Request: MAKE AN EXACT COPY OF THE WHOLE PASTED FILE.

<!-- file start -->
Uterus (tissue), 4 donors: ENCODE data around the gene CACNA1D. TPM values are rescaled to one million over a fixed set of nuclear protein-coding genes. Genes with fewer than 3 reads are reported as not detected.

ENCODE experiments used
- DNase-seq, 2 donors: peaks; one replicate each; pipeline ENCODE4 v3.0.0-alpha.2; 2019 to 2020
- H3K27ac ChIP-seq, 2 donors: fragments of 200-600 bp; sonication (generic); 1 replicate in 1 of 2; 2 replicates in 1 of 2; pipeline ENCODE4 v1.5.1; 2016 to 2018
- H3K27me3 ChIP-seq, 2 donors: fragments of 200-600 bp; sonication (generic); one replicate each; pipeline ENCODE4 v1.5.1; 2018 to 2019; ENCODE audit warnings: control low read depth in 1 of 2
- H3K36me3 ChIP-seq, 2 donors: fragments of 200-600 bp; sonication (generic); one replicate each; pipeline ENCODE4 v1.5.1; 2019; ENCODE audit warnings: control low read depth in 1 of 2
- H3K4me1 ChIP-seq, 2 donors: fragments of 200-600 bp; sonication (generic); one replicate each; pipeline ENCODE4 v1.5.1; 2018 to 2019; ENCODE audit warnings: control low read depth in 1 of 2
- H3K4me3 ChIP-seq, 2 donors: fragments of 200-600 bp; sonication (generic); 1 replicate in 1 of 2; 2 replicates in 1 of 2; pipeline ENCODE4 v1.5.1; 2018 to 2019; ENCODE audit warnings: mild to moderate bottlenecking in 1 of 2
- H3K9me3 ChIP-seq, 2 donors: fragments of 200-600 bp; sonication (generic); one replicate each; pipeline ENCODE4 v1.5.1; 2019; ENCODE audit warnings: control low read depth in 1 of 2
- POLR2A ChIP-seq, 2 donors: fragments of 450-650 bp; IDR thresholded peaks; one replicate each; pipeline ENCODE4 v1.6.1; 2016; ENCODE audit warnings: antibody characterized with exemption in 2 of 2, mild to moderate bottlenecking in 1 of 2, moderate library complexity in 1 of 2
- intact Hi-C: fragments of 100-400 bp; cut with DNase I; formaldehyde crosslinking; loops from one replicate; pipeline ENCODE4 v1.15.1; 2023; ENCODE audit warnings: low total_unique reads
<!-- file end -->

Uterus (tissue), 4 donors: ENCODE data around the gene CACNA1D. TPM values are rescaled to one million over a fixed set of nuclear protein-coding genes. Genes with fewer than 3 reads are reported as not detected.

ENCODE experiments used
- DNase-seq, 2 donors: peaks; one replicate each; pipeline ENCODE4 v3.0.0-alpha.2; 2019 to 2020
- H3K27ac ChIP-seq, 2 donors: fragments of 200-600 bp; sonication (generic); 1 replicate in 1 of 2; 2 replicates in 1 of 2; pipeline ENCODE4 v1.5.1; 2016 to 2018
- H3K27me3 ChIP-seq, 2 donors: fragments of 200-600 bp; sonication (generic); one replicate each; pipeline ENCODE4 v1.5.1; 2018 to 2019; ENCODE audit warnings: control low read depth in 1 of 2
- H3K36me3 ChIP-seq, 2 donors: fragments of 200-600 bp; sonication (generic); one replicate each; pipeline ENCODE4 v1.5.1; 2019; ENCODE audit warnings: control low read depth in 1 of 2
- H3K4me1 ChIP-seq, 2 donors: fragments of 200-600 bp; sonication (generic); one replicate each; pipeline ENCODE4 v1.5.1; 2018 to 2019; ENCODE audit warnings: control low read depth in 1 of 2
- H3K4me3 ChIP-seq, 2 donors: fragments of 200-600 bp; sonication (generic); 1 replicate in 1 of 2; 2 replicates in 1 of 2; pipeline ENCODE4 v1.5.1; 2018 to 2019; ENCODE audit warnings: mild to moderate bottlenecking in 1 of 2
- H3K9me3 ChIP-seq, 2 donors: fragments of 200-600 bp; sonication (generic); one replicate each; pipeline ENCODE4 v1.5.1; 2019; ENCODE audit warnings: control low read depth in 1 of 2
- POLR2A ChIP-seq, 2 donors: fragments of 450-650 bp; IDR thresholded peaks; one replicate each; pipeline ENCODE4 v1.6.1; 2016; ENCODE audit warnings: antibody characterized with exemption in 2 of 2, mild to moderate bottlenecking in 1 of 2, moderate library complexity in 1 of 2
- intact Hi-C: fragments of 100-400 bp; cut with DNase I; formaldehyde crosslinking; loops from one replicate; pipeline ENCODE4 v1.15.1; 2023; ENCODE audit warnings: low total_unique reads